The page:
i:Vibes: You released the composite massive album on the Canadian netlabel Panospria in 2002, consisting of four very long, very drone-oriented pieces. This reminds a bit of the German trance God Cosmic Baby, who also has released albums with long pieces. How much of the music in this album reflects what was going on in your life then?
Paul Keeley: Yeah that album was recorded/sequenced live over a weekend while I locked myself in my bedroom with my old laptop running Modplug Tracker. I guess it was a sort of cleansing of my old IDM-ish style and an effort to sort of push on towards something new and fresh. I had also been exposed to a lot of really interesting ambient and experimental music by my then roommate Con Katsiris (label head of Panospria, where the album was released), so I decided to use this software I had been using for a long time in a completely different way, unlike it had likely been intended to be used. If I recall correctly, it was also winter, which I’m certain had an influence on the warm droney and prolonged nature of the music.
i:Vibes: How has your music involved in the last six years? What have you been trying to achieve music wise in this time?
Paul Keeley: Six years ago I was writing IDM. I was, and still am a big fan of Aphex Twin, Speedy J, Plaid, etc, and I’ve always been interested in meshing different styles together and creating music with lots of odd intricacies. After seeing Luomo play live at Mutek back in 2003, my eyes were opened again to the house music scene and how good it could really be. This was the era in-between his ‘Vocalicity’ and ‘Present Lover’ albums, and the music had this great soul to it that I hadn’t heard before in dance music. I guess ever since then, I’ve been trying to get to that same feeling I felt then – striving to infuse that human soulful aspect into electronic music.
i:Vibes: In 2005, you released the critically acclaimed three track vinyl ‘Pulsewith’. What was your inspiration behind this piece of music?
Paul Keeley: For me, that album kind of revolved around the philosophy of the track ‘Lubyu’. I was falling in love with 80s music again, and was heavily inspired by the techy-glitchy-cutup sounds of Akufen. So it was kind of a marriage of my favorite 80s music and techno… and Phil Collins. Lots of Phil Collins.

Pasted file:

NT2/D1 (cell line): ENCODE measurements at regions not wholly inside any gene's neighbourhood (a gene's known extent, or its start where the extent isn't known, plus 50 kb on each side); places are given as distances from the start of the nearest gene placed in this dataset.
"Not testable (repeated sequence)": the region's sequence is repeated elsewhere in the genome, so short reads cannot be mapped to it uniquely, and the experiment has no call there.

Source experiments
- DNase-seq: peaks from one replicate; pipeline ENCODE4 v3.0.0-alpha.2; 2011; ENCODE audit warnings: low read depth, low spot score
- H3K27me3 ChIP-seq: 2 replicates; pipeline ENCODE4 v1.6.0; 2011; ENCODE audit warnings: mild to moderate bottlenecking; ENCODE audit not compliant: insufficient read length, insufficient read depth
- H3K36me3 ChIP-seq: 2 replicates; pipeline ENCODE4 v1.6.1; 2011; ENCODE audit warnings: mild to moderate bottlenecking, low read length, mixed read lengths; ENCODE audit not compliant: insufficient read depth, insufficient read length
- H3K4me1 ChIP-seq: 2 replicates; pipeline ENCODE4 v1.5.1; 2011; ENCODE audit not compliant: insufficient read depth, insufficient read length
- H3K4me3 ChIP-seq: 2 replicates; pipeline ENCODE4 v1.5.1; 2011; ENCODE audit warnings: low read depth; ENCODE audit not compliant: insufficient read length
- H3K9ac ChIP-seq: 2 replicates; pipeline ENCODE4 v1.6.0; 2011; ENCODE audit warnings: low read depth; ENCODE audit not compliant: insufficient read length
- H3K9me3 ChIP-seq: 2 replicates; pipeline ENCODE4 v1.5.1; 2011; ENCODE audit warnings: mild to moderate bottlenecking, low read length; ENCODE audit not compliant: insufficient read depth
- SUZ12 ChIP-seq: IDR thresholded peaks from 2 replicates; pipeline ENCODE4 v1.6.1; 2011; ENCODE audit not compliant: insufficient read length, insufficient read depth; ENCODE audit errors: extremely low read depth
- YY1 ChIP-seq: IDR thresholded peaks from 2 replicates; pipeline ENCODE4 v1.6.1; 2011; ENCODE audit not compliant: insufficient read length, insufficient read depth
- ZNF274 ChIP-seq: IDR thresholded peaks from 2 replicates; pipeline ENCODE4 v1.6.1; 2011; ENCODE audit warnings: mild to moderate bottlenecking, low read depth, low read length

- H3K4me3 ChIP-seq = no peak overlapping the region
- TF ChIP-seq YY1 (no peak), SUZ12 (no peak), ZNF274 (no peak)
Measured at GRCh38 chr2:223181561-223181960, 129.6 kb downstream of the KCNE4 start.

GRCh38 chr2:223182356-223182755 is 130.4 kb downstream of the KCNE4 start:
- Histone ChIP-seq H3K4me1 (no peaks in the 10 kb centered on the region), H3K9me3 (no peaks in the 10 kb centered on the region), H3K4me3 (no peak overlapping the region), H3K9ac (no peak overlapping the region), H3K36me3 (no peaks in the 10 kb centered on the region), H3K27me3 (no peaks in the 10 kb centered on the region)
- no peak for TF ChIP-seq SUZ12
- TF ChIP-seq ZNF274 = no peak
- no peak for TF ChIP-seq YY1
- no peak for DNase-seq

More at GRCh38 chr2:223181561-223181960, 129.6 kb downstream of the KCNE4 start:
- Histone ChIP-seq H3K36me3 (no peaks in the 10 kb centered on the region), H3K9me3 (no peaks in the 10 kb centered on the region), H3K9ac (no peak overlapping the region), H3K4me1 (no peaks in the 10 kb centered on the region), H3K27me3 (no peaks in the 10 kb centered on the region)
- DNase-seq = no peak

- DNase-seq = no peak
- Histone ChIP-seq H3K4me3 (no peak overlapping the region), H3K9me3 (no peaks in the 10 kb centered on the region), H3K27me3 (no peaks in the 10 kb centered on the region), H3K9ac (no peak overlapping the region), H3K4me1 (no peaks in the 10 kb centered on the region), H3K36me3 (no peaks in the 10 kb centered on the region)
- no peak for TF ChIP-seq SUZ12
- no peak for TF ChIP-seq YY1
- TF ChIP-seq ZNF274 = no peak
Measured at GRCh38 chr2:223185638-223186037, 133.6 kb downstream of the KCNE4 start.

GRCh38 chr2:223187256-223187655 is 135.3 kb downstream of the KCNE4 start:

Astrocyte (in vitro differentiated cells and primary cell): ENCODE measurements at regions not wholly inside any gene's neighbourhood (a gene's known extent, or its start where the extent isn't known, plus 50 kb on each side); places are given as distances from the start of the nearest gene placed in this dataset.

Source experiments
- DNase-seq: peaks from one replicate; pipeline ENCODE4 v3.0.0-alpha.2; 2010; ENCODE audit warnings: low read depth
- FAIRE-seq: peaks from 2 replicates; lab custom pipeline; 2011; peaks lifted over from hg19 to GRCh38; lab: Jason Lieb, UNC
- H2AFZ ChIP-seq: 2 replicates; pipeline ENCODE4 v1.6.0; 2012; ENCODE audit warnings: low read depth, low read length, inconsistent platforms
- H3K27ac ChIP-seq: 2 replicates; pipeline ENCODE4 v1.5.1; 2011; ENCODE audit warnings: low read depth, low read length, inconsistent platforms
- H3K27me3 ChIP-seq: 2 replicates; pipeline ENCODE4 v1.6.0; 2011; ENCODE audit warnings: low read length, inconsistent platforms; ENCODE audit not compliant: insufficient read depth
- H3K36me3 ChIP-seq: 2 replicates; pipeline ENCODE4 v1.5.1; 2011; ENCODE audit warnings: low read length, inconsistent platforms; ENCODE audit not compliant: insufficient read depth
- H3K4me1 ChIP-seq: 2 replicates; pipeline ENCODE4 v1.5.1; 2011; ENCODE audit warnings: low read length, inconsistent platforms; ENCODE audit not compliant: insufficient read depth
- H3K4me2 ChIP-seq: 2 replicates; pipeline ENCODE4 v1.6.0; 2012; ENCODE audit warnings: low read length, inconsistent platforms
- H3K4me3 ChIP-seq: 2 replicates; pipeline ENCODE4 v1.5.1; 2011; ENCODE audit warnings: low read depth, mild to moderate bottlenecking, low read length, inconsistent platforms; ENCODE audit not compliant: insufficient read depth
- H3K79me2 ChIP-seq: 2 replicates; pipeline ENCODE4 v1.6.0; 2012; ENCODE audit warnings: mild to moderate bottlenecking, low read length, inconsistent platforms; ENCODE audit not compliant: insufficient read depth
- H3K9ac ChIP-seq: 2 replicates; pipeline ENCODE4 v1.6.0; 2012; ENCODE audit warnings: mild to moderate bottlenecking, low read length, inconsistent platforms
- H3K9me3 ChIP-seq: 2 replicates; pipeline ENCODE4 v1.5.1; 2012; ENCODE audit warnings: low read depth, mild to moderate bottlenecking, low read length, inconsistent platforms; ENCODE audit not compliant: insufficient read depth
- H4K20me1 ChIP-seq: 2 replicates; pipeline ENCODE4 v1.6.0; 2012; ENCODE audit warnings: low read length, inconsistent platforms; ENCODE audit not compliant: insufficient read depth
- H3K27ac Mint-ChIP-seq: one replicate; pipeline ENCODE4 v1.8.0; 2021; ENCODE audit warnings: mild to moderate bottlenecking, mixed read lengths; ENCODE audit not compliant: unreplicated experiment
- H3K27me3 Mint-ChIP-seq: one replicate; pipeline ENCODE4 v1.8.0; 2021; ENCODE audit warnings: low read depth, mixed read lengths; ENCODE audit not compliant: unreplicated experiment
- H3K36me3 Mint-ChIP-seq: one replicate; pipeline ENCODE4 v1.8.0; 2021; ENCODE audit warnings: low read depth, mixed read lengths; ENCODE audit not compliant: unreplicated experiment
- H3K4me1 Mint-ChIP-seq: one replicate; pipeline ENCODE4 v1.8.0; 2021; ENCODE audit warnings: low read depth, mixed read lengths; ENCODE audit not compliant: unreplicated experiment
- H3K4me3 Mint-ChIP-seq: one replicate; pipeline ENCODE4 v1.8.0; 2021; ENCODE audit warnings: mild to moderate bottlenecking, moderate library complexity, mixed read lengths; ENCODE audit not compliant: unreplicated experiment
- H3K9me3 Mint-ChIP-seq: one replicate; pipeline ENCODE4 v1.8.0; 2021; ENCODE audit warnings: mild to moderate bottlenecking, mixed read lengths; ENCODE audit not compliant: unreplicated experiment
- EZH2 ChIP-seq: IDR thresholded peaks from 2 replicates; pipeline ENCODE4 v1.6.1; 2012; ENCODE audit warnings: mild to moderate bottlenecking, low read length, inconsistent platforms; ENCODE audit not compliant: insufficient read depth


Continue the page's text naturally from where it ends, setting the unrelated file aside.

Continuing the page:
i:Vibes: How would you describe the Paul Keeley sound in 2008?
Paul Keeley: Hmm, all over the place I guess. Perhaps the best word to sum it all up would be “emotional”, or better yet, “emo-prog”.
i:Vibes: I love ‘Paper Jet’, is my favourite track on CD1 of ‘Anjunabeats Volume 6’. This track totally brings me on a journey with a beautiful atmosphere and melody. What was your inspiration behind the track and what was the most difficult thing that you had to do in the studio to get this track perfect?
Paul Keeley: ‘Paper Jet’ is one of my favourites as well. It was one that took me a long while to really get it where I wanted it. I found myself getting tired of just using synthesizers, so I decided to pick up my guitar and jam along with what I had written thus far. What ended up happening is a bunch of guitar noodling that resulted in the breakdown of the track. I then essentially cut all of the guitar, except for one 8-bar loop and ended up rewriting the track around that. It was one of those songs that went from A to B to Z to X to A and back to Z again during the composition/arrangement process. I think that’s what makes it so great too, since it really has gone through a journey itself in being brought into existence.